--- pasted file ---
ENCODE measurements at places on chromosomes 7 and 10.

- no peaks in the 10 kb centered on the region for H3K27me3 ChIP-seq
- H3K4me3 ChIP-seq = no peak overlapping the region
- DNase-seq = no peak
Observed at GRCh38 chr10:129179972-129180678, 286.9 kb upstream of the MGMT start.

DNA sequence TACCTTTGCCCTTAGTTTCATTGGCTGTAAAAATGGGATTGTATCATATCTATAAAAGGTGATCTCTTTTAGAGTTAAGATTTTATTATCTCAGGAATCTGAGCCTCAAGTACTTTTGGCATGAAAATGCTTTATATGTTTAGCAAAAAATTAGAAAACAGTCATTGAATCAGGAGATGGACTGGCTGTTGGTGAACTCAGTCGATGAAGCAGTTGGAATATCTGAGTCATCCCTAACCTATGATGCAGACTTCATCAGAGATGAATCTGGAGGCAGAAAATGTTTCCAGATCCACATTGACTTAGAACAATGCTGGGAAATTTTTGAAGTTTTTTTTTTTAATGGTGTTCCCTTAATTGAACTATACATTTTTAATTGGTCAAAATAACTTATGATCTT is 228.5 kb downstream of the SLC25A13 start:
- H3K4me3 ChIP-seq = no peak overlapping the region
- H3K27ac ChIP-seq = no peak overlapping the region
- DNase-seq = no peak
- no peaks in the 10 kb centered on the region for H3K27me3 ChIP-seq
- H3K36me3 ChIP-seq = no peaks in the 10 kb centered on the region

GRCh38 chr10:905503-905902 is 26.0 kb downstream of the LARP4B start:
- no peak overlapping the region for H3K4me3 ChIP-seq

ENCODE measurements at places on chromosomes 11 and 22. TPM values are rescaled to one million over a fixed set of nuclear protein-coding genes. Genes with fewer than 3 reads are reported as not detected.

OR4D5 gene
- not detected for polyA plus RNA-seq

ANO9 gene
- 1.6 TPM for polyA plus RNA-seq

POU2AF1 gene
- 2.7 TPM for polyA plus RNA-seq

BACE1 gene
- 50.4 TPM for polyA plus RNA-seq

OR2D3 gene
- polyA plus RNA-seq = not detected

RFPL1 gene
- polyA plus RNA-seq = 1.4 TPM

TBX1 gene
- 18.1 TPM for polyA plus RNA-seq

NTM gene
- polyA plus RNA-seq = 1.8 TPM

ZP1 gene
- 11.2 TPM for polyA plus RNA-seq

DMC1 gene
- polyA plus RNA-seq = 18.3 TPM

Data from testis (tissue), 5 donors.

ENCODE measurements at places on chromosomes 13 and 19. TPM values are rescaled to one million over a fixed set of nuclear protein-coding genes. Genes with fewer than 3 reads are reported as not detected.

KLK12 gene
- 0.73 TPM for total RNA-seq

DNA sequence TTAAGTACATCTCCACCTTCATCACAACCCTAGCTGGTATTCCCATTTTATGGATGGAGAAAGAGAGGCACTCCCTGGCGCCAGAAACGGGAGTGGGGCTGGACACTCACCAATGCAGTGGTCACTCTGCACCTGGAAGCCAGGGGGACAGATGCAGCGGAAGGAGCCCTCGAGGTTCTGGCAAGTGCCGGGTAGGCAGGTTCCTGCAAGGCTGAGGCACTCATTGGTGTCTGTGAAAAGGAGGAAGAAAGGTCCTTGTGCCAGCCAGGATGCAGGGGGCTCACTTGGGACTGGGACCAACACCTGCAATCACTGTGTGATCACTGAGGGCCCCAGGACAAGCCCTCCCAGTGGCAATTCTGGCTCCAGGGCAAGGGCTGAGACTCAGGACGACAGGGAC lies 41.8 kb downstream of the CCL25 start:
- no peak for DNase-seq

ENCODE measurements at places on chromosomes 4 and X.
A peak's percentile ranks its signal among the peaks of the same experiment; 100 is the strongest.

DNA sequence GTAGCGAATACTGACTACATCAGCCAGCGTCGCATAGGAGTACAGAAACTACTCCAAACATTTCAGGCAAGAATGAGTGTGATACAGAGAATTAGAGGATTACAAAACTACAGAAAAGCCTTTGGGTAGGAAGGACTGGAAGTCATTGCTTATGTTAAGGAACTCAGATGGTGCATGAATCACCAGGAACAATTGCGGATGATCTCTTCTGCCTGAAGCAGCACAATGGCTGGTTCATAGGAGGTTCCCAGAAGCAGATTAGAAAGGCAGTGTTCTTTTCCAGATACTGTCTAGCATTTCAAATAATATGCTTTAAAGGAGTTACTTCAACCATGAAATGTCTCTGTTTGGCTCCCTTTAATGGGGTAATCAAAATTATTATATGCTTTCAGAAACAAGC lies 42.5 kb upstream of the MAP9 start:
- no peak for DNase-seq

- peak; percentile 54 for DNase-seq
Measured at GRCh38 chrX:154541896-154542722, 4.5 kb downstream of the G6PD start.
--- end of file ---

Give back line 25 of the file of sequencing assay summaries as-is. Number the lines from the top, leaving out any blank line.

RFPL1 gene